The strength of conjugate acid-base pairs is inversely proportional.
• pH is a measure of how much H + (H 3 O + ) is in solution pH = - log [ H + ] 1. What is the pH of a solution that is 4.2 x 10 -3 M HCl(aq)? 2. A solution has a pH of 5.5. What is the concentration of H 3 O + in this solution? 3. What is the pOH of a solution of 0.125 M sodium hydroxide? • pOH is a measure of how much OH - is in solution pOH = - log [O H - ]
The Extent of Dissociation of Weak Acids and Bases HA(aq) + H 2 O(l) H 3 O + (aq) + A - (aq) • For any generic weak acid HA in water, we have - However, since the concentration of water is a constant, it is factored out of the equation to leave a new constant K a , the acid-dissociation constant • Strong acids dissociate 100% into ions (irreversible arrow), but weak acids do not, so their reaction in water is reversible. The bigger the K a , the stronger the acid [H 3 O + ] [A - ] [HA] [H 2 O] K = General equilibrium [H 3 O + ] [A - ] [HA] K a =
• Similarly, for any weak base B in water, we have the reaction - Again, since the concentration of water is a constant, it is factored out of the equation to leave a new constant K b , the base-dissociation constant The bigger the K b , the stronger the base B(aq) + H 2 O(l) BH + (aq) + OH - (aq) [BH + ] [OH - ] [B] K b =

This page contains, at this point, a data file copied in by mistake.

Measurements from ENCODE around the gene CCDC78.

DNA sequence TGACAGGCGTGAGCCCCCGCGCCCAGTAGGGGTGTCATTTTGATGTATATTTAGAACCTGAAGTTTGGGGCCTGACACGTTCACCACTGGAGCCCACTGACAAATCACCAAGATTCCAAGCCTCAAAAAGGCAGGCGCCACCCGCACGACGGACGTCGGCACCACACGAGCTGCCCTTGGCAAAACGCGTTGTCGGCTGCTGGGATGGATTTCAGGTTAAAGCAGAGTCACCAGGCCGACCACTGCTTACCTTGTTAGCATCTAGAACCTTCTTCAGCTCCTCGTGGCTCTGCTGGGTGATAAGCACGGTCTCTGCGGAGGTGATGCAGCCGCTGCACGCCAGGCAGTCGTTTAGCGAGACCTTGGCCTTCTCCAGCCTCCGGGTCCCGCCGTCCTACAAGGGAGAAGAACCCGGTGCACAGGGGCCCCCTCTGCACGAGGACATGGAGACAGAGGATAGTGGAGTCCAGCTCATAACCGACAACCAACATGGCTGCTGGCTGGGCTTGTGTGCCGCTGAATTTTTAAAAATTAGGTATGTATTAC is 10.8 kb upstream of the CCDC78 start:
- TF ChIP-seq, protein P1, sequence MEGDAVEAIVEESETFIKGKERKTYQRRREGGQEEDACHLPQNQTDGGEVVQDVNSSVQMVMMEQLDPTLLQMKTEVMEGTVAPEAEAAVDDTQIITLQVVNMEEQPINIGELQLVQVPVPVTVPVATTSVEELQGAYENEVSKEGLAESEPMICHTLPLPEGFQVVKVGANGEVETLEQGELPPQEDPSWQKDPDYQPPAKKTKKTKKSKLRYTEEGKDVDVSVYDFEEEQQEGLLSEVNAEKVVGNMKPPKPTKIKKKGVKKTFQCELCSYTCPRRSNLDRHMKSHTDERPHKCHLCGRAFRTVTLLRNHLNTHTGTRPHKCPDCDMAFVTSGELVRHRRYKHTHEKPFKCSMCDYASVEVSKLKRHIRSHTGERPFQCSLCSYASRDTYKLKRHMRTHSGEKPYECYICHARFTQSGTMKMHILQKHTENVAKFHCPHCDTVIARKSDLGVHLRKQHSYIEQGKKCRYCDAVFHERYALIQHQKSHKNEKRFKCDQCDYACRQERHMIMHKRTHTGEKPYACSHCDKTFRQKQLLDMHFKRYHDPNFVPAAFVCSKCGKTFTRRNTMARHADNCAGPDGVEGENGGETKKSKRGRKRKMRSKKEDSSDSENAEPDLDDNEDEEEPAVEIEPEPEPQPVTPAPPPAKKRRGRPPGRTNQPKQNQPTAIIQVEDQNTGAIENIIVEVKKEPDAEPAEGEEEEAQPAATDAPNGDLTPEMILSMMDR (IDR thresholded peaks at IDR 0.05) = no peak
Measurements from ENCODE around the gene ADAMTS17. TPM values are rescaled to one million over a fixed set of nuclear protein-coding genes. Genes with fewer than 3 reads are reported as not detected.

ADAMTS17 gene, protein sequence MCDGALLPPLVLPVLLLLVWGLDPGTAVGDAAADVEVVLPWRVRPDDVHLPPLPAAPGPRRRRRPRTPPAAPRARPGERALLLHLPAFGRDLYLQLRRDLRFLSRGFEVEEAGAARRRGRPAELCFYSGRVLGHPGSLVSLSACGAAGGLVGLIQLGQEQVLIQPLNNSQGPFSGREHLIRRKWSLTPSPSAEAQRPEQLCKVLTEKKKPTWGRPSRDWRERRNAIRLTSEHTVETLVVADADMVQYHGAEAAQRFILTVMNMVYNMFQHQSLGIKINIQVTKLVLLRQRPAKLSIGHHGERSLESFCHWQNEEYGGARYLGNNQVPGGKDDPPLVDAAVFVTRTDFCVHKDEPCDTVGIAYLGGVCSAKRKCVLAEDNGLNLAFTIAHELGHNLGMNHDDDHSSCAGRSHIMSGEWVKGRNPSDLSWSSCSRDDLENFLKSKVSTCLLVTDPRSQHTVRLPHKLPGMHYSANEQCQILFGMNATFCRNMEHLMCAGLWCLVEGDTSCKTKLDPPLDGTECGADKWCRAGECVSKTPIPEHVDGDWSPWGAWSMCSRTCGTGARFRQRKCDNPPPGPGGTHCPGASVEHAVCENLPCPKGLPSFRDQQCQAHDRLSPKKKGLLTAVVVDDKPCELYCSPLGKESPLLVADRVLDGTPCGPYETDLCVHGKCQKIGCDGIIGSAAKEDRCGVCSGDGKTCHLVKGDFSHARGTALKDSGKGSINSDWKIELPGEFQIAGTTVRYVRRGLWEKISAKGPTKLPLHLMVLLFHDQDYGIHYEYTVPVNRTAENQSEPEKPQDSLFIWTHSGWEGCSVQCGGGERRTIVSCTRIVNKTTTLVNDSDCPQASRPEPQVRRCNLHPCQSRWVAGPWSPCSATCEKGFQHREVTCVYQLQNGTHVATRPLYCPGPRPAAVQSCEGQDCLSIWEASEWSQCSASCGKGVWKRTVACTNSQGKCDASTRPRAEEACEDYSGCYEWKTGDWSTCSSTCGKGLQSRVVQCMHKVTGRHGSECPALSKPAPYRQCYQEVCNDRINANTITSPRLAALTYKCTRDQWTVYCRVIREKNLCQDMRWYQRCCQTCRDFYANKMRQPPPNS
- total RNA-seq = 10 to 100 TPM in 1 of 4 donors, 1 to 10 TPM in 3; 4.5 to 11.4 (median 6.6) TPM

Autoionization of Water • Water does not exist purely as the neutral molecule H 2 O. It actually reacts with itself in an Bronsted-Lowry acid- base manner to form ions. To describe this equilibrium, we use the ion-product constant for water, K w K w = [H 3 O + ][OH - ] = 1.0 x 10 -14 (at 25 o C)
• Some derivations: - Taking the –log of this equation [H 3 O + ][OH - ] = 1.0 x 10 -14 pH + pOH = 14 -log [H 3 O + ] + -log[ OH - ] = -log( 1.0 x 10 -14) K a x K b = K w - For a conjugate pair And so p K a + p K b = 14 (-log K a ) (-log K b ) The smaller the pK a , the stronger the acid
pH of Soluble Ionic Salts • Review: Salts are solid ionic compounds that consist of ions (cations and anions) in a crystal lattice. Most salt solutions have a pH close to 7.0 Most metal cations do not have any acid or base properties (No H + to donate, and cannot accept an H + either) No H so cannot be an acid (proton donor), but it could be a base (proton acceptor using lone pair electrons). However, it is the conjugate base of the strong acid HCl, so Cl - has negligible base properties. Eg. NaCl(s) Na + (aq) + Cl - (aq) H 2 O